That Life and Power

In a crisis, in the face of adversity, in a pivotal moment of action, how do you respond? What do you see yourself doing when the stakes are at their highest? It is difficult to know whether our answers to those questions reflect the reality of our actual responses, because when conceptualizing our responses we aren’t in the actual moments and places of crisis or confrontation. Nonetheless, we can attempt to put our hearts, minds, souls, and strength into a place where loving God and our neighbor is our intention.

Sunday, June 9, Friends United Meeting Programme Officer Getry Agizah—who has done much peacebuilding work in East Africa—gave the message during worship at Muncie Friends. In her presentation, Getry mentioned seeing, in the Meetings where she’s visited in the past few weeks, worry and fear on several peoples’ in response to conversation about potential upcoming election violence in the U.S. Getry spoke about the importance of finding peace within ourselves so there is a reservoir of peace from which we can draw. In the coming months, our reservoirs can help us as we are confronted with moments where peace needs to be found.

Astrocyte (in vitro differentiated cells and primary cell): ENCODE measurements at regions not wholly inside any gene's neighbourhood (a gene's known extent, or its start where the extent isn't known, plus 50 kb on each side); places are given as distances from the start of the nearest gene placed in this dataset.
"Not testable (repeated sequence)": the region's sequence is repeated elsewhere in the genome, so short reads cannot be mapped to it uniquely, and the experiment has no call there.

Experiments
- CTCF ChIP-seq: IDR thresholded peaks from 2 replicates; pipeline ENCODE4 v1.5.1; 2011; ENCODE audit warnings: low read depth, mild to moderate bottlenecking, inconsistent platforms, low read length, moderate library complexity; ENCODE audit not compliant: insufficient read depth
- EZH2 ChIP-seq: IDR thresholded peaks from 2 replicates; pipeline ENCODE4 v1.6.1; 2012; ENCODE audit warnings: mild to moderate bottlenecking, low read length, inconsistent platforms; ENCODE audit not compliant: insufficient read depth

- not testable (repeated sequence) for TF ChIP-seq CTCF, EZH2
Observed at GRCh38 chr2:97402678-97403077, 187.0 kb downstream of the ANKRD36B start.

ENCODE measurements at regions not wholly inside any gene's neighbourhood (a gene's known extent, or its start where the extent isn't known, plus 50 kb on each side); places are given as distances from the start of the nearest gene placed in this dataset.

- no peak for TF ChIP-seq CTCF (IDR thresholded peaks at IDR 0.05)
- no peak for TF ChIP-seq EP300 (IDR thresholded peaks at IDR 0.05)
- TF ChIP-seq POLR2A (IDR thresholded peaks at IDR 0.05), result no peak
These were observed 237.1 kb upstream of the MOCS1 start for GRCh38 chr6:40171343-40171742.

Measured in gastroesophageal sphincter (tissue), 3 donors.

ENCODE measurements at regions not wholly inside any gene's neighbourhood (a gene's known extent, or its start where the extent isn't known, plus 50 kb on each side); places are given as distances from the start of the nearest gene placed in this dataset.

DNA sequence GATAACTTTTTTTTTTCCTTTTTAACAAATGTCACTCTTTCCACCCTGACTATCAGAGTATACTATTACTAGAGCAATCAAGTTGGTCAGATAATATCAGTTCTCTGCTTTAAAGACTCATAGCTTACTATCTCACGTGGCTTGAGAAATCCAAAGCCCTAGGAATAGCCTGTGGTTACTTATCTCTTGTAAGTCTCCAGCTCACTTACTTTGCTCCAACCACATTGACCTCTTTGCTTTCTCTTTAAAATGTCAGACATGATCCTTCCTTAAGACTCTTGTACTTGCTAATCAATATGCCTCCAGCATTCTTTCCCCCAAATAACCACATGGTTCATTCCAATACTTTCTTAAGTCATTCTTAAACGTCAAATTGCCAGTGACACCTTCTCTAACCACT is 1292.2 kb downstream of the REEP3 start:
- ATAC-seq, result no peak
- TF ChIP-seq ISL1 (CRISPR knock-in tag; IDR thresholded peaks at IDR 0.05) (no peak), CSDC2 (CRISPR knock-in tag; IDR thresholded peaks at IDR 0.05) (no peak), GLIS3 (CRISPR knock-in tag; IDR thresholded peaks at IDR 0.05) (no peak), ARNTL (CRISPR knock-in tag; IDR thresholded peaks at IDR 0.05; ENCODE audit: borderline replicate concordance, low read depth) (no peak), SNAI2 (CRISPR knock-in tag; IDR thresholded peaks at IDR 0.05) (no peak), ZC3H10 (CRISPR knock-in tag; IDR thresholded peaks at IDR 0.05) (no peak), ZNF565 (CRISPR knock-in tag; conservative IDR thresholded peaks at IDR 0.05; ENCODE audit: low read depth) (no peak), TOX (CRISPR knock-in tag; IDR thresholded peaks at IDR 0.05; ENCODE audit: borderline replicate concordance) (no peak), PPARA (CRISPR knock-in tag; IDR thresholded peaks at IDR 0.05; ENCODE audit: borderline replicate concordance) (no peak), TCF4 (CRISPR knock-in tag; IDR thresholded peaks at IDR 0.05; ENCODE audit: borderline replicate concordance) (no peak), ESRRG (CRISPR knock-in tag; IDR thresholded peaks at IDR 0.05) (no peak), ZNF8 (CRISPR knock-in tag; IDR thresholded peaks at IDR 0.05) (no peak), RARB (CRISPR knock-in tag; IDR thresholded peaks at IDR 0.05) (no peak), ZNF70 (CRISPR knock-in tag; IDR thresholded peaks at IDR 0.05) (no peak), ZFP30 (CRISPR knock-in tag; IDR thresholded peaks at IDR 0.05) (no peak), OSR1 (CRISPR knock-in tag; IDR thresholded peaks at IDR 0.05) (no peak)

During a call on June 17, with the Iowa Yearly Meeting Missions Board they asked Getry what were some specific things for which they could be praying. Getry replied, “Firstly, I would ask that we pray for each other; so that we might turn our fear into the courage needed for the moment. Secondly, that prayers be made for the work that each of us must do. The world has many needs, but we each are only able to do a certain work. Strengthen us to do that work.” 

When we think about the Friends’ peace testimony and the phrases attached to it, such as, “we live in the virtue of that life and power that takes away the occasion of all wars,” it is tempting to think globally. A person can be overwhelmed in the face of such a large task. As with most things, peace begins with our own minds and in our own hearts; in the places where we have actual agency and real responsibility. 

Matthew 5:20 is the pivot point in the Sermon on the Mount: “For I tell you that unless your righteousness exceeds that of the scribes and Pharisees, you will never enter the kingdom of heaven.” Jesus is answering his earlier statement, “the kingdom of God is at hand.” The verse invites us to a present reality of integrity. Become aware of your thoughts and emotions without judgment. Reflect on your values and what gives your life meaning. Align your actions with your values. Cultivate compassion for yourself and others. When we think of that “life and power” it is in ourselves where gains are made. And the internal work of peace and reconciliation is able to show itself in external realities of community, simplicity, and equality.

Posted by
Michael Sherman